Worth exploring Isaac since he is the eldest son and was perhaps the first to move to an industrialzed region.
He may give us clues to other family connections.
Most of the Webster locations had Castles or substantial estates nearly.
Even the industrialized Bowling had a large "Hall" nearby in about ~ 1820 when the Websters moved from Killinghall.
There are some Websters in Bradford very early. There is no indication that our Websters are related to these Websters, but neither is there anything to eliminate some distant connection.
Once our line moved, it certainly a major change for the Websters to move to this location. I don't have an earlier population, but in 1851 Killinghall had 569 residents and 162 houses.
IN 1801 BRADFORD WAS STILL A RURAL TOWN with a population of 13.000 by 1841 it had gone up to 130.000! By 1900 we were looking at a figure of 280,000.
More information below on Bowling.
As early as 1655 there is mention of an Isack Webster in the 1891 Histories of Bolton and Bowling. "a yearly rent-charge of six shillingsout of a house lately builded by Isack Webster , wh. last close I bought of one Robert Rawson , being near the Bickersgate in Bowlinge."
(Bolton and Undercliffe is an electoral ward in the City of Bradford Metropolitan District Council, England. Bolton and Undercliffe covers the area east of Bradford Beck, between Shipley & Wrose to the north and central Bradford to the south. It is a largely urban area. Wikipedia)
(In 1870-72, John Marius Wilson's Imperial Gazetteer of England and Wales described Bolton like this:
BOLTON, a township in Calverley parish, W. R. Yorkshire; 2 miles NNE of Bradford. It includes the hamlets of Hodgson-Fold, Low-Fold, and Out-Lane, and part of the village of Frizinghall. Acres, 736. Real property, £3,604. Pop., 937. Houses, 216. The inhabitants are chiefly employed in the woollen factories. Vision of BritainHow to reference this page:GB Historical GIS / University of Portsmouth, History of Bolton, in Bradford and West Riding | Map and description, A Vision of Britain through Time. URL: http://www.visionofbritain.org.uk/place/22620 Date accessed: 31st January 2016)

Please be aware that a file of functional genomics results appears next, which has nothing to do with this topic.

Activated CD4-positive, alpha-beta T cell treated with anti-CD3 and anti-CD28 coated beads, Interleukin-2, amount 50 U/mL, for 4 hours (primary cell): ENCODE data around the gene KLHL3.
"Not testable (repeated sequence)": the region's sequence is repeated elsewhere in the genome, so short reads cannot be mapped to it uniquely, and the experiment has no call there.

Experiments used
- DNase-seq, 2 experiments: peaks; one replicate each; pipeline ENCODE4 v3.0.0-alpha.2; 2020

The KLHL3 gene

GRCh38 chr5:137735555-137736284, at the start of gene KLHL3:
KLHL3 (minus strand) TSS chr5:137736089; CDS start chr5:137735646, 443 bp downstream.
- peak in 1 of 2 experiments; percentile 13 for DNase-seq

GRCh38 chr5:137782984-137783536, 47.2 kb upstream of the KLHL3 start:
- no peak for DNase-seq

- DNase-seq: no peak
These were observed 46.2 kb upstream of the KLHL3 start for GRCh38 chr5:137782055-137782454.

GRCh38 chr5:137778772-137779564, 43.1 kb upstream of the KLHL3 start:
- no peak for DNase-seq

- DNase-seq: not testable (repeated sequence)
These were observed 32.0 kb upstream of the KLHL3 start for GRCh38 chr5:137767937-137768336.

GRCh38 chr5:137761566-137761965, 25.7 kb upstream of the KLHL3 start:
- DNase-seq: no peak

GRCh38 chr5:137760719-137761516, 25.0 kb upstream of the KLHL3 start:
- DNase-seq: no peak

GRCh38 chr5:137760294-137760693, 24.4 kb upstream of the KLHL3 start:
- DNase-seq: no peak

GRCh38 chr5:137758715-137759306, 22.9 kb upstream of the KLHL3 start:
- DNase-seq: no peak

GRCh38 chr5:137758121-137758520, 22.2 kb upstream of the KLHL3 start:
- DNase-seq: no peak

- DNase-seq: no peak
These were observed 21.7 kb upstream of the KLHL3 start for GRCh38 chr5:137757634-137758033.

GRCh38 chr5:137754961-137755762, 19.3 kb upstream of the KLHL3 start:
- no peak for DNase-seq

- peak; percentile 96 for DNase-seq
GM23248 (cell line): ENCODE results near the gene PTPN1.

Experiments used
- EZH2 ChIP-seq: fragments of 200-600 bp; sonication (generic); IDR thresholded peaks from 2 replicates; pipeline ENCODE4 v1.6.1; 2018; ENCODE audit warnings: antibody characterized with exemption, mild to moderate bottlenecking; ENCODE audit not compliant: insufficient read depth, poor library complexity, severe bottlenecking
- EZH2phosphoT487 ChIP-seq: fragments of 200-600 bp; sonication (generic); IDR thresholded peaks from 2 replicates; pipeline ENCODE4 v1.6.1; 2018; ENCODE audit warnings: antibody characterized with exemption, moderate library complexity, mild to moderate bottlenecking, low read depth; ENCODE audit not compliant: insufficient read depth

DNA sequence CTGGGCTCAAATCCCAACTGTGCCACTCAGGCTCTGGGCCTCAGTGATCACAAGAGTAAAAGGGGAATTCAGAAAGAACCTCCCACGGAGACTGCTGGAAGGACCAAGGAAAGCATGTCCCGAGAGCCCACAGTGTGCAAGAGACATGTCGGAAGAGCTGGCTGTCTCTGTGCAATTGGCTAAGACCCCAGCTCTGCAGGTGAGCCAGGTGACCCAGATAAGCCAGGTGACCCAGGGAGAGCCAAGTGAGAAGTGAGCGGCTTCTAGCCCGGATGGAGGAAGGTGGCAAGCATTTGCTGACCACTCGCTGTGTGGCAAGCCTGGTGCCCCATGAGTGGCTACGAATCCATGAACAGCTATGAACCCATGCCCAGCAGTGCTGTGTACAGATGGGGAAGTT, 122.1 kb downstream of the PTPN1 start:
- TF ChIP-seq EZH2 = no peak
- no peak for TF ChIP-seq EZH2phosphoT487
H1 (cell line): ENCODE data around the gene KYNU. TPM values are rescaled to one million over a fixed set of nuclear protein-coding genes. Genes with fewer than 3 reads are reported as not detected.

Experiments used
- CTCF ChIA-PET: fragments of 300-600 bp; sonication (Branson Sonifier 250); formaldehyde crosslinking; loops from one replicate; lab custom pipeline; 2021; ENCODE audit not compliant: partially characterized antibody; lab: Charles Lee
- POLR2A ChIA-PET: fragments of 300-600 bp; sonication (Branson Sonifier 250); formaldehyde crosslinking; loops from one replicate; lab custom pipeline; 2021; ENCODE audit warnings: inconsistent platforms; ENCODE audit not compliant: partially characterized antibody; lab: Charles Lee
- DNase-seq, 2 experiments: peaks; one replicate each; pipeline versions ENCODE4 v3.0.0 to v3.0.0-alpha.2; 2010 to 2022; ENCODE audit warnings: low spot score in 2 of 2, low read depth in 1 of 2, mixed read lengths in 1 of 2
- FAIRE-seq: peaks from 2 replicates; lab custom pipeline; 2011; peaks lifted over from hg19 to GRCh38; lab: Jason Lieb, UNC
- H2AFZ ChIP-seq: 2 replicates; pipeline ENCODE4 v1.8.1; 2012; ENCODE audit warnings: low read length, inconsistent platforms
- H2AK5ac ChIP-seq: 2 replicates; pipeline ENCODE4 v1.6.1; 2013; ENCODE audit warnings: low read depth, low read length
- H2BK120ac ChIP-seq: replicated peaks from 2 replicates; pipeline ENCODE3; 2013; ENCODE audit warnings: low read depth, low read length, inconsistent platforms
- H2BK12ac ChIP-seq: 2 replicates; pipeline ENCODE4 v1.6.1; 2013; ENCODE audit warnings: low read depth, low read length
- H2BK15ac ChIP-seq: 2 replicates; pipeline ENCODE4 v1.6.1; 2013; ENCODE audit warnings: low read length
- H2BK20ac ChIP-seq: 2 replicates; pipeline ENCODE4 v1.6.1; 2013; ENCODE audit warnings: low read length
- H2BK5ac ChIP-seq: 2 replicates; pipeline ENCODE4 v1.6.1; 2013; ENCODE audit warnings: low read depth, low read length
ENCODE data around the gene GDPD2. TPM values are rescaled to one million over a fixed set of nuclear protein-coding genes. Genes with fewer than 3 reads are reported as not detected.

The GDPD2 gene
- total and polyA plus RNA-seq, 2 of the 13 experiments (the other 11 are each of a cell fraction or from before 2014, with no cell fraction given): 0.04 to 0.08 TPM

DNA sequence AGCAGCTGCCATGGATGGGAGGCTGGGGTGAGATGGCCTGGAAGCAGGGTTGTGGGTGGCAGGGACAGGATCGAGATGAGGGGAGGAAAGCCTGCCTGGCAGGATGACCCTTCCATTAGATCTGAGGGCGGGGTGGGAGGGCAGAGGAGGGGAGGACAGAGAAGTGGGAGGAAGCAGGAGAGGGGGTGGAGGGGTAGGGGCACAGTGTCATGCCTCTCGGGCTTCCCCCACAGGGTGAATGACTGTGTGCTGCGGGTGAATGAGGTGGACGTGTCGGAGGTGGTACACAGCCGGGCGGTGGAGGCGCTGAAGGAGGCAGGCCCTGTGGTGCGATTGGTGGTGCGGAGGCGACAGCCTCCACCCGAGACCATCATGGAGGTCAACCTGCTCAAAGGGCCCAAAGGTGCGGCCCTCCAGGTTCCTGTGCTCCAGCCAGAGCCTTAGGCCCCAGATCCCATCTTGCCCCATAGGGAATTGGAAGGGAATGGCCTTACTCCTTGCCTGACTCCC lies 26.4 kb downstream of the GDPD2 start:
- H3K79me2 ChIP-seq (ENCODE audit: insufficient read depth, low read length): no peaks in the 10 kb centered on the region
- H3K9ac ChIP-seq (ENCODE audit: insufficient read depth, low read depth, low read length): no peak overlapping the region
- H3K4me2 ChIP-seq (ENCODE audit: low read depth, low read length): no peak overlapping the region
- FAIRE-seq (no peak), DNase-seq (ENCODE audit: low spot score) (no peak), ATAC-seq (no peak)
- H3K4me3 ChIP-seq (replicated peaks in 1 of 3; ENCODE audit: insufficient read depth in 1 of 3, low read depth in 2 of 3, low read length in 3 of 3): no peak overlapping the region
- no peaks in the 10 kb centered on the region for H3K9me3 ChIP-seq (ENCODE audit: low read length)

A junior clerk in a City firm might have earned less than £100 a year. The chairman of the Board might have been paid £1,000. But they shared one vital distinction; they were both members of the 'great middle class'. They worked with letters and figures, wore morning coats, stiff white collars and top hats. A skilled engineering workman might earn more than a clerk, but he worked with his hands – he was irredeemably a member of the lower classes. - See more at: http://www.bl.uk/victorian-britain/articles/the-victorian-middle-classes#sthash.imOeckyD.dpuf
All clerks were to be ticked to Commercial Clerks with a number of exceptions (Civil Service (002), Army (010), Navy (014), Law (026), Shorthand (036), Banks (075), Insurance (077), Railway (081), Bookstall (123) and Clerks of Works (167). However, Book-keepers, Cashiers and (non-private) Secretaries were to be considered clerks (072).
the bookeeper references and birthplace as Allerton Mauleverer-
Isaac could be the scoundrel, but not sure about the marriage year and the proximity.
Keighley is ~ 30 mi from Bowling both the other "visitors" are from Keighley in 1861 census. It's very likely this one is correct since combination of age and Allerton Mauleverer borthplace would not be common.
Keighley The town's industries have typically been in textiles, particularly wool and cotton processing. In addition to the manufacture of textiles there were several large factories making textile machinery
Tom WEBSTER was born 19 MAY 1845 in Bradford, Yorkshire, and died BET APR AND JUN 1873 in Bradford, Yorkshire.
Prospect house a different Isaac Webster??
Sarah widow of Isaac Webster Howard Street West Yorshire maybe Bradford.
If the 1841 Census is correct Isaac married ~ 1822 -1826 (calculated from dau, Sarah in the 1841 Census)
She left him in 1849. If this is him and he was a bad guy, why was nephew son, Edward Isaac Webster, b. 1865 given the name Isaac. Is it after him or another Isaac??
The earliest Isaac is likely to have married ~ age 18 in 1822 to age 21 in 1825. Married in 1834 would make him about 30. In the petition for divorce Mrs. mentions 2 children and makes no mention of Mrs. being in another city
Pollard st is close to Hall Lane. George's wife might be Hannah Dawson so the solicitor Dawson could have been a relative??